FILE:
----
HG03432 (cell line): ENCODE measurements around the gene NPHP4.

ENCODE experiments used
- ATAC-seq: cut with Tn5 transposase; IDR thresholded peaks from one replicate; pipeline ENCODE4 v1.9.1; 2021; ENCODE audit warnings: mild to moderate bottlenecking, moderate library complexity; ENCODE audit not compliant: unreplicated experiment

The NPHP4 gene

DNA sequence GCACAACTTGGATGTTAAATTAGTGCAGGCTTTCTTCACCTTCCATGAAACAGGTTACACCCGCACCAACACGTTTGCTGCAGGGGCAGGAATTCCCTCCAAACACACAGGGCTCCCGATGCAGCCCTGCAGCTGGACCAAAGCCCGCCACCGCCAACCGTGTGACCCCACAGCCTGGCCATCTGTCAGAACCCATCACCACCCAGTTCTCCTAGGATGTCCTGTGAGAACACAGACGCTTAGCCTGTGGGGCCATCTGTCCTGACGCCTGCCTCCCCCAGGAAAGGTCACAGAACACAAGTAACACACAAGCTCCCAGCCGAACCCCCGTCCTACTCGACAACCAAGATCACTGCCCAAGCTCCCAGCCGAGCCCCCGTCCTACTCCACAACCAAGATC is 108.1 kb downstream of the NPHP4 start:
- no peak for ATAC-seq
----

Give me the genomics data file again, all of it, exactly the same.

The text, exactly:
HG03432 (cell line): ENCODE measurements around the gene NPHP4.

ENCODE experiments used
- ATAC-seq: cut with Tn5 transposase; IDR thresholded peaks from one replicate; pipeline ENCODE4 v1.9.1; 2021; ENCODE audit warnings: mild to moderate bottlenecking, moderate library complexity; ENCODE audit not compliant: unreplicated experiment

The NPHP4 gene

DNA sequence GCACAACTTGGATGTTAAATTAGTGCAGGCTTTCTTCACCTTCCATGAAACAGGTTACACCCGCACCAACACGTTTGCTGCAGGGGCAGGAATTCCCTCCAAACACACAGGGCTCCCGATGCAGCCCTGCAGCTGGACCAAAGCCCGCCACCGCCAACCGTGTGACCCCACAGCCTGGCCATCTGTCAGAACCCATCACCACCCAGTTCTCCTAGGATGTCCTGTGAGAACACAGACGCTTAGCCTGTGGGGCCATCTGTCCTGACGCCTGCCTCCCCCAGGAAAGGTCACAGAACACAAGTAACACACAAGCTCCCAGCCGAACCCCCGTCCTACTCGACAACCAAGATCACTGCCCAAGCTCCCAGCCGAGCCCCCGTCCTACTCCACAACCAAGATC is 108.1 kb downstream of the NPHP4 start:
- no peak for ATAC-seq